Call of the whales
Scientists studying complex underwater communication in killer whales have discovered that their vocal behaviour is shaped depending on the hearing abilities of their prey.
The study, conducted by biologists at the Universities of St Andrews and British Columbia, presents some of the first evidence that predators shape their communication because of the potential to lose out at feeding time to quick-witted and sound- savvy prey.
Whales and dolphins rely extensively on underwater sound to orientate and to stay in touch with one another, and killer whales have a particularly complex system of underwater communication.
But the team based in St Andrews and Canada have discovered that the cost for such communication is high for one type of killer whale: while talk is cheap for fish- eating groups, mammal-eating killer whales pay a stiff price for underwater calls.
The simple reason for this is because fish are hard of hearing, they cannot detect the calls at any distance. Mammal-eating killer whales on the other hand hunt prey with excellent underwater hearing who eavesdrop on their calls and use them as a cue to escape. The scientists found that killer whales that prey on marine mammals restrict their sound communication accordingly.
The research was undertaken on the coast of British Columbia and Southeast Alaska by biologist Dr Volker Deecke of the University of St Andrews and the Marine Mammal Research Unit in Vancouver, Canada, in collaboration with Professor Peter Slater at St Andrews and Dr John Ford of Fisheries and Oceans Canada. The work was funded in part by the Vancouver Aquarium Marine Science Centre.
The team worked from small boats, scanning the waters using high- powered binoculars for hours at a time. The researchers studied two distinct forms of killer whale – residents and transients – that feed on different types of prey. The two forms do not interbreed and rarely interact, even though they inhabit the same waters. Residents are exclusive fish- eaters and feed particularly on Pacific salmon. Transients, on the other hand, prey only on warm- blooded sea mammals – mainly harbour seals, sea lions, porpoises and Pacific white-sided dolphins. Occasionally, transients will attack larger prey such as minke whales or grey whales.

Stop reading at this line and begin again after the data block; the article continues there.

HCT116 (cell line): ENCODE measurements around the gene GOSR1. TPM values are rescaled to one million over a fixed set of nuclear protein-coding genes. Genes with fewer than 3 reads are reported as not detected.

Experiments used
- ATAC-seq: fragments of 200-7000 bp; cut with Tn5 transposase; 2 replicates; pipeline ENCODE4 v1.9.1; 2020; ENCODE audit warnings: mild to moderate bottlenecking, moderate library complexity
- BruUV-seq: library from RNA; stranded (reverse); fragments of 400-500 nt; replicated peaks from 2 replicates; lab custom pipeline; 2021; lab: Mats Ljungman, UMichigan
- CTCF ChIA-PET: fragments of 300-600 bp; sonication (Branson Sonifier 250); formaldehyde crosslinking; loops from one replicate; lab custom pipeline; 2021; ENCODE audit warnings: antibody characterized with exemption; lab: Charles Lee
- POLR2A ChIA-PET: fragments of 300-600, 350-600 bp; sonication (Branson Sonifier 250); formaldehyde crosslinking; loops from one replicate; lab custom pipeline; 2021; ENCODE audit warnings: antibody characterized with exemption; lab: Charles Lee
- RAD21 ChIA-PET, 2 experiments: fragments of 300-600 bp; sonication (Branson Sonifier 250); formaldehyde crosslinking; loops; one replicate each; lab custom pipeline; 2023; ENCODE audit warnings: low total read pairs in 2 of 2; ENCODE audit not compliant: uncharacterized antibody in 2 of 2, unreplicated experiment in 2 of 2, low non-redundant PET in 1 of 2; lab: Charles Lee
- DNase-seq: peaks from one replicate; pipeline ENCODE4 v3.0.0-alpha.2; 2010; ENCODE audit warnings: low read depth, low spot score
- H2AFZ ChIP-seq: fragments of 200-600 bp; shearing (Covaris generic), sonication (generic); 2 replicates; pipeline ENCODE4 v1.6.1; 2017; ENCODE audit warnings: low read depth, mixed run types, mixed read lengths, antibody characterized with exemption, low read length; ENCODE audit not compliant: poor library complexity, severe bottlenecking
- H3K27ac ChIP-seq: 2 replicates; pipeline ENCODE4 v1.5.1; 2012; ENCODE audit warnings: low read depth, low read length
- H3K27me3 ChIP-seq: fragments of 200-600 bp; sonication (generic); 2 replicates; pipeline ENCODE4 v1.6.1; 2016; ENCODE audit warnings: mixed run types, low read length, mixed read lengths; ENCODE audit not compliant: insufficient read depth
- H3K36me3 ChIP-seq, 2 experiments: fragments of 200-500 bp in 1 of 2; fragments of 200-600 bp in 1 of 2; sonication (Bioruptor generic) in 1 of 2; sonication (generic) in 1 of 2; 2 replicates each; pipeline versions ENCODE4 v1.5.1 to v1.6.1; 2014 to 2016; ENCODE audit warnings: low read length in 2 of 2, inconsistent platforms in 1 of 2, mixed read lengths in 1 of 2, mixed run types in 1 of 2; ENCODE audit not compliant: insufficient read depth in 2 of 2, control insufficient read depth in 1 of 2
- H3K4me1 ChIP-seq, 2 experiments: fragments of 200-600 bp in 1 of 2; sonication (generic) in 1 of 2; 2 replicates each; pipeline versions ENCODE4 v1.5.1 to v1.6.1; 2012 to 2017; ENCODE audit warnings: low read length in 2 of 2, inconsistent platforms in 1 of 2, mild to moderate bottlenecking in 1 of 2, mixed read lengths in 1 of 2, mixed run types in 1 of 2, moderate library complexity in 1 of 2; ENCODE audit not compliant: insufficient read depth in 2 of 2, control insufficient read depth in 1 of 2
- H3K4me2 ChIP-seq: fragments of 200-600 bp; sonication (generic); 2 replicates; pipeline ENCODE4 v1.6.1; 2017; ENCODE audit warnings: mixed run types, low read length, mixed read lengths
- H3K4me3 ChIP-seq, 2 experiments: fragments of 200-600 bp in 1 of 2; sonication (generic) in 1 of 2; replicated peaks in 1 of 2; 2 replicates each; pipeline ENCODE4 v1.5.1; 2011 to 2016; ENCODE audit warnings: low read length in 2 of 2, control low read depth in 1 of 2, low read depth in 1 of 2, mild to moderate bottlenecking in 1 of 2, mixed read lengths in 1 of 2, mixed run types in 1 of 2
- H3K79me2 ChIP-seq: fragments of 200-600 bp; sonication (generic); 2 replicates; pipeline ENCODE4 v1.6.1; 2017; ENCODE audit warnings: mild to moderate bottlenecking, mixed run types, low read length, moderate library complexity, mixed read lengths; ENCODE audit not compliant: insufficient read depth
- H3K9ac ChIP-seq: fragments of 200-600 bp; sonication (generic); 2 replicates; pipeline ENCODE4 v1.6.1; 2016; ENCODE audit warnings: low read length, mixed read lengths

It is thought that killer whales produce underwater calls to coordinate behaviours and to keep track of each other, since vision is limited underwater. Calls carry for long distances. The researchers monitored the communication of both types of killer whales and found that fish- eating residents called almost continuously and in all behaviour states. Only rarely did groups of residents travel in complete silence. By contrast, for the mammal-eating transients, silent travel was the norm: these whales did not produce any calls for the vast majority of the time and only interrupted their stealthy silence for brief bouts of vocal communication after they made a kill or when exhibiting surface- active behaviours such as flipper slaps or dolphin leaps.
Dr Deecke explained: “When animals communicate, they risk passing on information to unintended listeners, which intercept their communication signals. In our case such eavesdropping wasn’t a problem for the fish-eating resident killer whales because their primary prey, Pacific salmon, are very hard of hearing. Transient killer whales on the other hand feed on marine mammals which have excellent underwater hearing so that they risk warning their prey every time they call.
“The reason why transients call after a kill is likely to be because the animals interact a great deal while feeding and because, having just captured prey, the cost of calling is low since the whales are fed and will not therefore need to hunt again for some time.
“Because calling behaviour warns marine mammal prey and so greatly reduces their hunting success, sound communication is far more costly for transients compared to residents. Our finding that mammal-eating killer whales call much less often than fish-eaters demonstrates that the calling behaviour of killer whales is shaped by the hearing ability of the prey that they eat.”
The study will be published early next year by the scientific journal Animal Behaviour.
NOTE TO EDITORS:
THE RESEARCHERS ARE AVAILABLE FOR INTERVIEW:
VOLKER DEECKE (NOTE CANADIAN TIME DIFFERENCE = – 8 HOURS GMT APPROX): (+1) 604 822 9150 OR (+1) 604 659 3429 / 3430.
PETER SLATER (ST ANDREWS): 01334 463500
PICTURE / SOUND EDITORS:
JPEGS AND SOUND FILES OF THE KILLER WHALES ARE AVAILABLE FROM THE ST ANDREWS’ PRESS OFFICE – CONTACT DETAILS BELOW.
Issued by Beattie Media On behalf of the University of St Andrews Contact Gayle Cook, Press Officer on 01334 467227 / 462529, mobile 07900 050 103, or email gec3@st- andrews.ac.uk Ref: killer whales 141204.doc View the latest University press releases at http://www.st- andrews.ac.uk